Canada’s agriculture sector scrambling to offset consequences of COVID-19 crisis

Canada’s agriculture sector is warning of higher prices and potential food shortages if it it isn’t designated an essential service and allowed to do business as usual during the COVID-19 crisis.

Already people worried about food staples have emptied some grocery store shelves, although governments have all said supplies are secure.

“We’re in unknown territory. We have concerns about potential problems,” said Todd Hames, president of the Alberta Wheat Commission. “That’s why we need to have governments recognize that farming is an essential service supplying food for the world.”

Hames, who has a grain farm near Marwayne in east-central Alberta, said railways, the Port of Vancouver and companies that supply fuel and farm implements also need to remain open with spring seeding only weeks away.

It’s especially important since there have been delays in getting grain to market due to strikes and rail blockades, he said.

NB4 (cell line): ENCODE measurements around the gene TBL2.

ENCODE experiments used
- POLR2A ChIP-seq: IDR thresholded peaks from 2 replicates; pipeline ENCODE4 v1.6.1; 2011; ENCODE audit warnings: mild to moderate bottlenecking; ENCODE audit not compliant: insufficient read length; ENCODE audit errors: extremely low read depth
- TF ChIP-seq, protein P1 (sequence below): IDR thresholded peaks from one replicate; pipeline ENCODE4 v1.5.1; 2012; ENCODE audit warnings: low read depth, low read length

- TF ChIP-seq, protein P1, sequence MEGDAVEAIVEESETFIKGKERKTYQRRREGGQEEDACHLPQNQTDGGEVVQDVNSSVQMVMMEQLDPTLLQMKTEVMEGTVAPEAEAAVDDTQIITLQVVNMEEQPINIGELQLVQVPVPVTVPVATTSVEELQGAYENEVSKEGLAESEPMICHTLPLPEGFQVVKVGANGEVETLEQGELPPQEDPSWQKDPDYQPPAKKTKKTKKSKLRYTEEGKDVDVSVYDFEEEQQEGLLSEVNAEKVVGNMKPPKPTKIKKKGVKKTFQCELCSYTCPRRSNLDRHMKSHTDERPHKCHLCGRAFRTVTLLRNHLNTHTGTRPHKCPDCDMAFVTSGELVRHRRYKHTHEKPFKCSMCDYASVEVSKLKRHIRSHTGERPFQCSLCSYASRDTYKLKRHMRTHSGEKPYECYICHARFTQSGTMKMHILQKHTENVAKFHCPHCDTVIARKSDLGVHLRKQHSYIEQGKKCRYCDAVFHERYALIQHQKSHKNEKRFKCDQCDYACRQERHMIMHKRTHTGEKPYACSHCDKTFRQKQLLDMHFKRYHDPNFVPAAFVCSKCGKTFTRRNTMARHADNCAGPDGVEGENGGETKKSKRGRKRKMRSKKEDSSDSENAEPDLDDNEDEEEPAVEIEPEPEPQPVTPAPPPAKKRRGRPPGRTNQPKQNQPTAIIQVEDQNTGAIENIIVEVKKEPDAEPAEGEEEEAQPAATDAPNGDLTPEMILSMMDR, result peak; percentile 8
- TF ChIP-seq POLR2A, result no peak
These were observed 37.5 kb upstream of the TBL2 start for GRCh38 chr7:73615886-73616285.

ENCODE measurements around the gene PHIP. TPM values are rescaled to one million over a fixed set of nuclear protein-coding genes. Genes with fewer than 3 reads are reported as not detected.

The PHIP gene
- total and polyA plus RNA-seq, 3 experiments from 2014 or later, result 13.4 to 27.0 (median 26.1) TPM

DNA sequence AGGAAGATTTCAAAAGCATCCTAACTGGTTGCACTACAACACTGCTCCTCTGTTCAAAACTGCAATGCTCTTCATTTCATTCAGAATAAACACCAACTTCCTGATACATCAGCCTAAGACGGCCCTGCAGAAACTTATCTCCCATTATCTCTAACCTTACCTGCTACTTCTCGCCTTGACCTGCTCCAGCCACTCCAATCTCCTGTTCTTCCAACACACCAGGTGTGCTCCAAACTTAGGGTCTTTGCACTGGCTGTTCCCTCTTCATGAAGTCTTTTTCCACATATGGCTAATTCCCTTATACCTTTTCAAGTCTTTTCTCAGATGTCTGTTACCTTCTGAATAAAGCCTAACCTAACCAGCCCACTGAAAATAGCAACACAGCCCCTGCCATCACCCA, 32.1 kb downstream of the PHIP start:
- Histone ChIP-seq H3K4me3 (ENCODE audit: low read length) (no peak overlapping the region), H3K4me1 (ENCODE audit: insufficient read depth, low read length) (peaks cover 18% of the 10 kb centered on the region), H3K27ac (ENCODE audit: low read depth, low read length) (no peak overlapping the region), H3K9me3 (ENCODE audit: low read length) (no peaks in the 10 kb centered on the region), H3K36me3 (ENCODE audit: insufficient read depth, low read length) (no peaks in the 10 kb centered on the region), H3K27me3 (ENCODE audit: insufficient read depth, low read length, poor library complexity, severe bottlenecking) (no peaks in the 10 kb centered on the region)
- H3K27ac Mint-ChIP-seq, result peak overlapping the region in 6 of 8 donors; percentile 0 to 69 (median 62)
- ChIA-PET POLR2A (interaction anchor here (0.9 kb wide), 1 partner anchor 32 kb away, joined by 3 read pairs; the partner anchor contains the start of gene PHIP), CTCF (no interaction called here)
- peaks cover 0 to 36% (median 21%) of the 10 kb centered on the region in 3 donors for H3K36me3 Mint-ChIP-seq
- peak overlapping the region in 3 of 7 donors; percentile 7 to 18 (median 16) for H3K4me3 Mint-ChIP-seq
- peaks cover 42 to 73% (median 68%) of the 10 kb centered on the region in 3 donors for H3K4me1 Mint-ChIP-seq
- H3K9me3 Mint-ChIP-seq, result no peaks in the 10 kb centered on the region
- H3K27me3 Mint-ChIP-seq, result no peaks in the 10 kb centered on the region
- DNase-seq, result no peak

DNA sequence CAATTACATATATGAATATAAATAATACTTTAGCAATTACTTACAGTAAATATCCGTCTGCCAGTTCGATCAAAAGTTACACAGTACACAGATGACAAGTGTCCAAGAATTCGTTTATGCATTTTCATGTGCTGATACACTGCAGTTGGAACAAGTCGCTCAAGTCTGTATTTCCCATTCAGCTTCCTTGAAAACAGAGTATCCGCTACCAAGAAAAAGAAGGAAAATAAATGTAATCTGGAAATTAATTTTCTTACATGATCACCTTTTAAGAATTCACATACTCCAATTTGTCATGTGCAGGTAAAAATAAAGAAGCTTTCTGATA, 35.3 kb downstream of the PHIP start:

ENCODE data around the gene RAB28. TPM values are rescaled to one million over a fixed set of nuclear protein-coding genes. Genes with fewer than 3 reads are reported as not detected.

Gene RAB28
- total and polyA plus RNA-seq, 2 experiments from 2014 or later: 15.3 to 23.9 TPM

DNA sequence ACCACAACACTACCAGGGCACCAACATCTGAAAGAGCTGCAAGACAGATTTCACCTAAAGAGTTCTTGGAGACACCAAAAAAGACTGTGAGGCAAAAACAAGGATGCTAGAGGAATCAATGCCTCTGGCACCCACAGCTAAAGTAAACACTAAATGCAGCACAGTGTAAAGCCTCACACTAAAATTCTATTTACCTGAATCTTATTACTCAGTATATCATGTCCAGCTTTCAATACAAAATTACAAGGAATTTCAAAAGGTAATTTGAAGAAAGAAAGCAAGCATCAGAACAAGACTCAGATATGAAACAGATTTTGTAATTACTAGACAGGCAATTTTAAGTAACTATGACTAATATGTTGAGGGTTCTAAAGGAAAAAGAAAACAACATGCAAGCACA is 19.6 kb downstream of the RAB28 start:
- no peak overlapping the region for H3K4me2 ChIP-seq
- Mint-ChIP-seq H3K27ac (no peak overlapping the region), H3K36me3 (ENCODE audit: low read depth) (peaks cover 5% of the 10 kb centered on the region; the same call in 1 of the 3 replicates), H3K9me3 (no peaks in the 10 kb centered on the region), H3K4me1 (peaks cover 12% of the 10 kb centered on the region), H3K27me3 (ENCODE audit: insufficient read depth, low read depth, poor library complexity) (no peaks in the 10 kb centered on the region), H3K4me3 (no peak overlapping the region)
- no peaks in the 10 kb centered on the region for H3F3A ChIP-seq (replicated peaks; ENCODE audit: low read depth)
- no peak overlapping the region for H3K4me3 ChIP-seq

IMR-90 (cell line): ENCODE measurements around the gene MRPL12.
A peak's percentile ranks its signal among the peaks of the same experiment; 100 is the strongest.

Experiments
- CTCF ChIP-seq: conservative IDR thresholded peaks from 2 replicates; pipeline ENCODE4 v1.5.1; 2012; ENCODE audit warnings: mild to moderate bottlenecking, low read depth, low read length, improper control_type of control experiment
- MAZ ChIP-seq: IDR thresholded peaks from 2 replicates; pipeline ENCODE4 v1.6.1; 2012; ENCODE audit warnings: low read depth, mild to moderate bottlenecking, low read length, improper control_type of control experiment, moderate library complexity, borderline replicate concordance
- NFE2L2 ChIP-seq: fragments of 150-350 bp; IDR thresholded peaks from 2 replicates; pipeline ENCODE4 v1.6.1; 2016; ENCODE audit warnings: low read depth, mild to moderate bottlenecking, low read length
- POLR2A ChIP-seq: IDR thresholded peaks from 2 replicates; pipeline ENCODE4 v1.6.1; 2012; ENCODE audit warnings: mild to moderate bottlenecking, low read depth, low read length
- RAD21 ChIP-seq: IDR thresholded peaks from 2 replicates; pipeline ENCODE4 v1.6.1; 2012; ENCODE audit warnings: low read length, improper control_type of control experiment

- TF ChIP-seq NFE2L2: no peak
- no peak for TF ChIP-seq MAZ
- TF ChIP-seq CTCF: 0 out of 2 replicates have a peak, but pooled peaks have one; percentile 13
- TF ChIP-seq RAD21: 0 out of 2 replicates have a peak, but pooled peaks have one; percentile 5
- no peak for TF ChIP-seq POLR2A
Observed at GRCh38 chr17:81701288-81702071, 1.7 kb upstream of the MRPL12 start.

“Just when prices were starting to see our seasonal rallies in the spring, coronavirus hit. It’s just all gone to hell in a handbasket,” Hames said. “Who knows what we’re in for this year?”

Canada’s cattle industry saw a sharp drop in prices when the coronavirus pandemic was declared, although they have stabilized in recent days.

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In 2018, Canada exported $3.7 billion in beef and live animals to 56 countries, but three-quarters was shipped to the United States. The Canadian Cattlemen’s Association wants to make sure that market isn’t affected and is relieved that borders are still open to beef as an essential good.

But first and foremost, said executive vice-president Dennis Laycraft, there must be recognition of efforts to keep an adequate supply of food available to Canadians.

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